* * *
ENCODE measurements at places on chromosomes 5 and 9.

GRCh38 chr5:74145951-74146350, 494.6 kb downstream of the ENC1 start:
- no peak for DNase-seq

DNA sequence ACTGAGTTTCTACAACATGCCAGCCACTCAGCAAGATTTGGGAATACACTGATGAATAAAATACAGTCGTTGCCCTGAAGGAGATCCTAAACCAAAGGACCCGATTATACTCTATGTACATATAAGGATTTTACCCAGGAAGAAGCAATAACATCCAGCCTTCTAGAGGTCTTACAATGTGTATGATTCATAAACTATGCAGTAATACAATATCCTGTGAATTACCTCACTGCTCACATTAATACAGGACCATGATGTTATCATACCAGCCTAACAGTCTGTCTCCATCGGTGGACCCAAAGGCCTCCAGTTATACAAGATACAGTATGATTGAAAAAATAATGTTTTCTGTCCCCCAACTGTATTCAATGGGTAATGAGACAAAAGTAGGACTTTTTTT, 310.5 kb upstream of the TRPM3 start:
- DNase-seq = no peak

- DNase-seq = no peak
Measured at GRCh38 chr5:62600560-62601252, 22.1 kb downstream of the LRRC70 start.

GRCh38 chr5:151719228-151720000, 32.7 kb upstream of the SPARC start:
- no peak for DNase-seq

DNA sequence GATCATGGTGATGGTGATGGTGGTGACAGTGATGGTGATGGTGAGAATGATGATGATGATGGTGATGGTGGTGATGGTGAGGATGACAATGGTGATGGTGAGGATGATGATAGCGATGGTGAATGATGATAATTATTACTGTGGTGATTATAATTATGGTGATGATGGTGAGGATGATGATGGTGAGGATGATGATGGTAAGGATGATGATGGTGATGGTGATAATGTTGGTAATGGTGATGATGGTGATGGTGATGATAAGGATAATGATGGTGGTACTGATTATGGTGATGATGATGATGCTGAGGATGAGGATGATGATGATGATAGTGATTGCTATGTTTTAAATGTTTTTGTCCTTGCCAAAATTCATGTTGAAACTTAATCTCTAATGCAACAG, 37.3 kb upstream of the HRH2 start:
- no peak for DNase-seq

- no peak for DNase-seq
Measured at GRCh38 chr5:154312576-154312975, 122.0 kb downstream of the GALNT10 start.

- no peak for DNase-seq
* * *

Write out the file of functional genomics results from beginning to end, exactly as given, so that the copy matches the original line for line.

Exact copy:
ENCODE measurements at places on chromosomes 5 and 9.

GRCh38 chr5:74145951-74146350, 494.6 kb downstream of the ENC1 start:
- no peak for DNase-seq

DNA sequence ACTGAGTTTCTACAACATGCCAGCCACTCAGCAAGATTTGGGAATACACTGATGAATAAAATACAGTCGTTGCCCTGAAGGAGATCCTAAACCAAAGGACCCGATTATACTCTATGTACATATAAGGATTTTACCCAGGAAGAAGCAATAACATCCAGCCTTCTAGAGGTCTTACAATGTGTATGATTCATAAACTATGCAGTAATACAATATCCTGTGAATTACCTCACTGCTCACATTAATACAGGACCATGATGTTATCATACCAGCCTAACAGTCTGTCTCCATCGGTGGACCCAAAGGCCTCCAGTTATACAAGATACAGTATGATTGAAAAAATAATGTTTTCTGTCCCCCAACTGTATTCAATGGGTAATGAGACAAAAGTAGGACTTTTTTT, 310.5 kb upstream of the TRPM3 start:
- DNase-seq = no peak

- DNase-seq = no peak
Measured at GRCh38 chr5:62600560-62601252, 22.1 kb downstream of the LRRC70 start.

GRCh38 chr5:151719228-151720000, 32.7 kb upstream of the SPARC start:
- no peak for DNase-seq

DNA sequence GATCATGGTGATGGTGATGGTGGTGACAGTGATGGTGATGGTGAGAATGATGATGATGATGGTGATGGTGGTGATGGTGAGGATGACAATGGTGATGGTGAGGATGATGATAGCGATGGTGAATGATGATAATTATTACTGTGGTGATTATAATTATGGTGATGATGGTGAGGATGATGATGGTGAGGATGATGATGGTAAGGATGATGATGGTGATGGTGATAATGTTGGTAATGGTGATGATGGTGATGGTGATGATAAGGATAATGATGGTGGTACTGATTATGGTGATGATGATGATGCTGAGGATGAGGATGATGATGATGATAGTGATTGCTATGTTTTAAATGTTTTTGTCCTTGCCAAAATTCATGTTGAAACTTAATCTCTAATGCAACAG, 37.3 kb upstream of the HRH2 start:
- no peak for DNase-seq

- no peak for DNase-seq
Measured at GRCh38 chr5:154312576-154312975, 122.0 kb downstream of the GALNT10 start.

- no peak for DNase-seq